After Honda's expensive and well publicised failure with the oval piston NR of the eighties, it is not surprising to see HRC come after the new GP rules with a vengeance. It is no secret that Soichiro Honda didn't like 2 strokes.
Given F1-class technology, these power numbers are acheivable. Bear in mind, however, F1-class financials. Such an effort would likely cost around $25-50 million per year for engines alone.
The valvetrain looks like it is still mechanically actuated (no hydraulic, electical or pneumatic systems... yet). The two small humps on the left side (as you look at the picture) of each valve cover looks like conventional (most likely) gear-actuated camshafts, a lot like the RC-51. However, it is possible, as another article pointed out, that due to the bulk of the cylinder head, that the V-TEC system may have been engineered into it. Something tricky is going on in there, that is for sure, but what? It looks a lot like a Honda CART or F-1 engine, so it's certain that they have drawn off of that knowledge building this engine. And if, that's a big if, the rumors are true about a CBR powered by a version of this engine, that could spawn a whole new breed of GP-rep streetbikes. A V-5 CBR-820RR anyone? Very cool.
Enter the dominance of the 4 stroke into GP's again!
Ummmm, yes it is a filter. It's there to make sure any little metal shavings left over from production and/or break-in don't get circulated around the engine. So, while it'll run without one, it's cheap insurance. Smokers don't need 'em because they don't pump lubricant through the engine, it's suspended in the fuel.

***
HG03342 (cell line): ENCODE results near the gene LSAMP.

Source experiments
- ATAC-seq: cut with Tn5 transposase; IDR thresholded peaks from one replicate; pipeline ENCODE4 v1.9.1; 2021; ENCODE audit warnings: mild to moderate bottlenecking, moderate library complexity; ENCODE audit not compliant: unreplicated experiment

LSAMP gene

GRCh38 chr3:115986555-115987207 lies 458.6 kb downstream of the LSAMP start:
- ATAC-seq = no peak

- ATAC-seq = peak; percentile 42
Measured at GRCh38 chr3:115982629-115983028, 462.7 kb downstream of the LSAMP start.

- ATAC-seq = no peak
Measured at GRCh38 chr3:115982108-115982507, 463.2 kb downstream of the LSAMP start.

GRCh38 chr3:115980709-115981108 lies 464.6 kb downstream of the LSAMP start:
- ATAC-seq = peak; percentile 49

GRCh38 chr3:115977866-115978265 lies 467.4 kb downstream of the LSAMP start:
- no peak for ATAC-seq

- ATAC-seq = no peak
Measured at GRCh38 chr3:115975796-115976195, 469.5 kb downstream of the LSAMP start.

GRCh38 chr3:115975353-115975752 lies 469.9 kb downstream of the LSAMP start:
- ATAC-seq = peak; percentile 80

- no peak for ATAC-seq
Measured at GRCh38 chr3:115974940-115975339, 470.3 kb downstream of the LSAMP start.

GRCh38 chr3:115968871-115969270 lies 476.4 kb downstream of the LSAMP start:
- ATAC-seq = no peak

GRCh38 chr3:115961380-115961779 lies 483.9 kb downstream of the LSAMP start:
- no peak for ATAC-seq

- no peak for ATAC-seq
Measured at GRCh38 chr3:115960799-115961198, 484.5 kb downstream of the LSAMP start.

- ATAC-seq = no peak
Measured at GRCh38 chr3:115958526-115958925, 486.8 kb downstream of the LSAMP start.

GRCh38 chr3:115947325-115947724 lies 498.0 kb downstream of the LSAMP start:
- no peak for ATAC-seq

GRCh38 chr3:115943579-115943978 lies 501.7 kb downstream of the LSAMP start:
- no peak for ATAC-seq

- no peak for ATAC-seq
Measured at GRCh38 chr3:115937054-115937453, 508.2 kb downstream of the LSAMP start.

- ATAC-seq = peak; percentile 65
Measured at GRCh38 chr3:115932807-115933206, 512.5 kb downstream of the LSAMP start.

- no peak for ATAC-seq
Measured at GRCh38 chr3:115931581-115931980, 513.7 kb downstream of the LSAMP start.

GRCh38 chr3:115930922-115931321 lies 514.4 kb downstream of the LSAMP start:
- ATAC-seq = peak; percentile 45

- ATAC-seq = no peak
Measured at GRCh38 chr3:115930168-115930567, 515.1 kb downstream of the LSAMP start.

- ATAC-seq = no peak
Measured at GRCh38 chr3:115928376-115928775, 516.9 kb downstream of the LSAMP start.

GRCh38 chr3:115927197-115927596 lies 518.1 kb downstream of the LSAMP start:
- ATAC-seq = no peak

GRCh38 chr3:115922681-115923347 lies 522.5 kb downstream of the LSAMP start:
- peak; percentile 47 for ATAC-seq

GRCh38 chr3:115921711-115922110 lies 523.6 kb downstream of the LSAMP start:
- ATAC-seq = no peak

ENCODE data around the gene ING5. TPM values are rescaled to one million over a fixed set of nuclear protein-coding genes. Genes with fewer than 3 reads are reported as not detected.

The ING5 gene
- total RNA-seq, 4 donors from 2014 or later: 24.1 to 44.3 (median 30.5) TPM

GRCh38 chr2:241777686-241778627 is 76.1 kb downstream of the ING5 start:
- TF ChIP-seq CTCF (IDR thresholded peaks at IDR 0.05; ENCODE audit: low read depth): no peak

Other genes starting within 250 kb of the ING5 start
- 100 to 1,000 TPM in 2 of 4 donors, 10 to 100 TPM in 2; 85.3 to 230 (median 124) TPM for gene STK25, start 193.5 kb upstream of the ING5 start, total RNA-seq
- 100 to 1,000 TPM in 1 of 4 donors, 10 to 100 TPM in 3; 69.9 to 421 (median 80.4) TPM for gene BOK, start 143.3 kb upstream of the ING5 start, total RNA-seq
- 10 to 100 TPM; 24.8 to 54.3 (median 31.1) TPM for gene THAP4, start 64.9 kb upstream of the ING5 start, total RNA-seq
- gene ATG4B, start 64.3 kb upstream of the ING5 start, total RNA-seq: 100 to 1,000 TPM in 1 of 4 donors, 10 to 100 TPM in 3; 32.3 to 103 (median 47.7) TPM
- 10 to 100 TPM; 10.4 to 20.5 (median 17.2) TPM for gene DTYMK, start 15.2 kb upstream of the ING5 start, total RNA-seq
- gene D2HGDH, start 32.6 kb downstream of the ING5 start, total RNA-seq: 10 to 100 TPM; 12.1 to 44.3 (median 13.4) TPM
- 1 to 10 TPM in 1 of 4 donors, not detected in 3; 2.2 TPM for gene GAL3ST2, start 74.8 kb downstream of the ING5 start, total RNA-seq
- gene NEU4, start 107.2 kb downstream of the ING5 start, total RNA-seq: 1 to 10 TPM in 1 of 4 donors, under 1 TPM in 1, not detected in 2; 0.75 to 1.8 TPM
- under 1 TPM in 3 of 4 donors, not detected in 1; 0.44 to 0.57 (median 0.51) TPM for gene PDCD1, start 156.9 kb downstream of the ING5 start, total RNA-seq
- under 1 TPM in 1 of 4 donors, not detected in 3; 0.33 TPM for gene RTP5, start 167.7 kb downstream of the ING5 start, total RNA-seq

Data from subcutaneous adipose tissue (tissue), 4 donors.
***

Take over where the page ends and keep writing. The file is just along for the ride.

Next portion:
Actually, here's a funny thing. I remember an article in one of the M/c mags some months ago where a company around N'Awlins' (New Orleans to the rest of us) put a small turbine (jet) engine in a frame they designed, and were selling them. This engine put out well over 200 hp, and over 300 ft-lbs. of torque. The tires actually lasted much better than expected because of the seamless (no power stroke) power delivery of the turbine. The found the power stroke of a piston engine torques the outside of the tire relative to the rim with every power stroke (acting like a torsional dampner), then twists back. This heats up the sidewalls and tread. The torque from the turbine is much greater, but constant. So, it seems like tire life willll depend on what the firing order is to an extent. We'll see. I think Honda will find, as with the NR500, that it's the PACKAGE that wins the races.
Yes, all 4 strokes should have an oil filer, besides grit from the incoming air, a minor problem becomes a major one if grit from, say a cam follower get into the crank bearings or pistons. The cam might work for another 20 laps, get bad things in the mains or damage a piston and you are a DNF.
Why different displacement in different cylinders? Look at the spacing of the rear bellmouths (large) and the front bellmouths (small) Since the rear rods are far apart why not use the space to run bigger pistons?